Wednesday, July 7, 2010

Gifting Insecurity

I'm currently looking at my calendar for the fall season. With a newly acquired part time job, studio art classwork and all of my wonderful friends with events coming up, it's turning into a bit of a pain in the arse to schedule.

What's got me troubled more than anything else, more than money even, is the gift giving. I've got a number of birthdays and weddings and showers to attend this upcoming autumn, and I'm having serious doubts while thinking up gifts worthy of their recipients.

Come to think of it, I do this every holiday! Why do I work and fret so much when most of my family and friends just ask for a list of what I need, or call my sister for advice? In a world of gift cards, why am I so worried that my gifts aren't personal or valuable enough?

A lot of it is my own psychology, I'm sure. I'm a poor artist who constantly undervalues my own work. I don't sell what I make, I give it away. Lack of ambition? Low self worth? Lazy work ethic? Who knows? All of it! I'm complicated!

A large part is the fact that other, more commercial gifts have an obvious price tag. It's easy to gauge a person's perceived esteem for the recipient, and their level of intimacy and affection, since everyone will know exactly how much money was spent. How can a crafter compete with that? Especially if the gift occasionally doesn't turn out just as you'd prefer (i.e. it's a bit lame)?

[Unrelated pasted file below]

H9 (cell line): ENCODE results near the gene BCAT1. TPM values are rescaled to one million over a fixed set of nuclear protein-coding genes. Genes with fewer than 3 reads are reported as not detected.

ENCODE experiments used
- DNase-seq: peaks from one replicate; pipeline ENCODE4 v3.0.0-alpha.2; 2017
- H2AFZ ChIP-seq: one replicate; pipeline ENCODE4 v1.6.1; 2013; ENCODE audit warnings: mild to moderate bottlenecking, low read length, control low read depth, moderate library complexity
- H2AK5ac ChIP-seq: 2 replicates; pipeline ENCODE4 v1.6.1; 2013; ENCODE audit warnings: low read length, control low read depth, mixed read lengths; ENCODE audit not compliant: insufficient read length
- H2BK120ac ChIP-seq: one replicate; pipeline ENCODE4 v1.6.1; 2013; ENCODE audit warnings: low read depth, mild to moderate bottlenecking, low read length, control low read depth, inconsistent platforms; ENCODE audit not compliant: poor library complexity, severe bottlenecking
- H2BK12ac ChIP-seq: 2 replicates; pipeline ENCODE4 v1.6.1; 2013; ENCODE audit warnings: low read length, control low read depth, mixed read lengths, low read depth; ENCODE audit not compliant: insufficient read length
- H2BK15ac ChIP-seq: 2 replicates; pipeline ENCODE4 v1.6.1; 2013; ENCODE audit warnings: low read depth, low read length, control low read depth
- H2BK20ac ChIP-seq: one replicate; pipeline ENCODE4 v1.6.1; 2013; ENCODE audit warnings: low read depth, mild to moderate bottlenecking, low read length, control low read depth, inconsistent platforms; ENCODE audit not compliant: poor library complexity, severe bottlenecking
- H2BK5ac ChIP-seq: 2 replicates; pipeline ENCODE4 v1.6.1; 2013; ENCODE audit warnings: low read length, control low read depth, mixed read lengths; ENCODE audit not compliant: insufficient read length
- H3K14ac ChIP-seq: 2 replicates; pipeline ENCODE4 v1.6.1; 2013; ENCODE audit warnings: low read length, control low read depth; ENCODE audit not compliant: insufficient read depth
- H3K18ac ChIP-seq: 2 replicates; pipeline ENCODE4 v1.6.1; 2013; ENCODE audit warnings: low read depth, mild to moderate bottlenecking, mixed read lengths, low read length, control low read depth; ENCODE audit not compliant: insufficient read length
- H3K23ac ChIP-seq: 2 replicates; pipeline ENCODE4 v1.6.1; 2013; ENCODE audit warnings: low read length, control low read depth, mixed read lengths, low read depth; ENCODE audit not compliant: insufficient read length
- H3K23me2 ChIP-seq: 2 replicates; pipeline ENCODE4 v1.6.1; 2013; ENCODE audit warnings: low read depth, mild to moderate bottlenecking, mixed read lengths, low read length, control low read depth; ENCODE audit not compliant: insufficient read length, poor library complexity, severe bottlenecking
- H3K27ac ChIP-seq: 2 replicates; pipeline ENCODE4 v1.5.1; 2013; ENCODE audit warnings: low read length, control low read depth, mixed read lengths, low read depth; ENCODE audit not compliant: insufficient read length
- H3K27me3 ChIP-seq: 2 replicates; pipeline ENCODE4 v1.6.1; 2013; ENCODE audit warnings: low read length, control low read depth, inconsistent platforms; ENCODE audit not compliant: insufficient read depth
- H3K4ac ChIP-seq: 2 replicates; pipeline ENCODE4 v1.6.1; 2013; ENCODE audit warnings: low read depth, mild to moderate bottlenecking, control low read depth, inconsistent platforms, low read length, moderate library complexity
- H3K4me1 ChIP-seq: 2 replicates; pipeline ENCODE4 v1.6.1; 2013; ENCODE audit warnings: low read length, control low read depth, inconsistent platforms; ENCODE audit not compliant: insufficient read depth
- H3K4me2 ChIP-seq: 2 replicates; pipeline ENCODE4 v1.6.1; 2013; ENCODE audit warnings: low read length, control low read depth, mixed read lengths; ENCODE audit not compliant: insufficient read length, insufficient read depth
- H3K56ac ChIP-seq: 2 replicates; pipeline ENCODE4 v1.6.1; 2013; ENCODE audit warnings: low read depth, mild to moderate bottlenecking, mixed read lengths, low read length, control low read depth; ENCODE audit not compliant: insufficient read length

Is it the cost of being friends with an artist that you get handmade gifts of questionable value? Should I just assume all of my friends and family know it's part of the deal? How does an artist or crafter know that the gifts they make are appreciated for their time and thoughtfulness, since there is no status imparted by accepting, as there is with a store bought item? Is it faith? Confidence? Blind devotion to ideals?

I've got horror stories of where my handmade gifts have ended up. I've also got a surprising number of things I've made that are kept in much more prominent locations than I'd ever anticipated. It reminds me that I'm making what amounts to thoughtful or silly decoration most of the time, and I really dislike giving people something they'll feel obligated to display.

I have no answers to these questions. I have some insight, but no sense of practical wisdom when it comes to my concerns on this topic. The Buddha doesn't have any thoughts of gift giving that I've read, so my usual source for generic insight isn't an option. I don't think Jesus was particularly concerned with the confusion that can surround gift selection and acceptance, though I honestly haven't asked. He's not my go-to guy when it comes to most things. Martha Stewart might have some input, but I just don't trust her to be reasonable.

I wonder what Leroy Green, after his self actualizing "I'm the master!" moment, would say about all of this.


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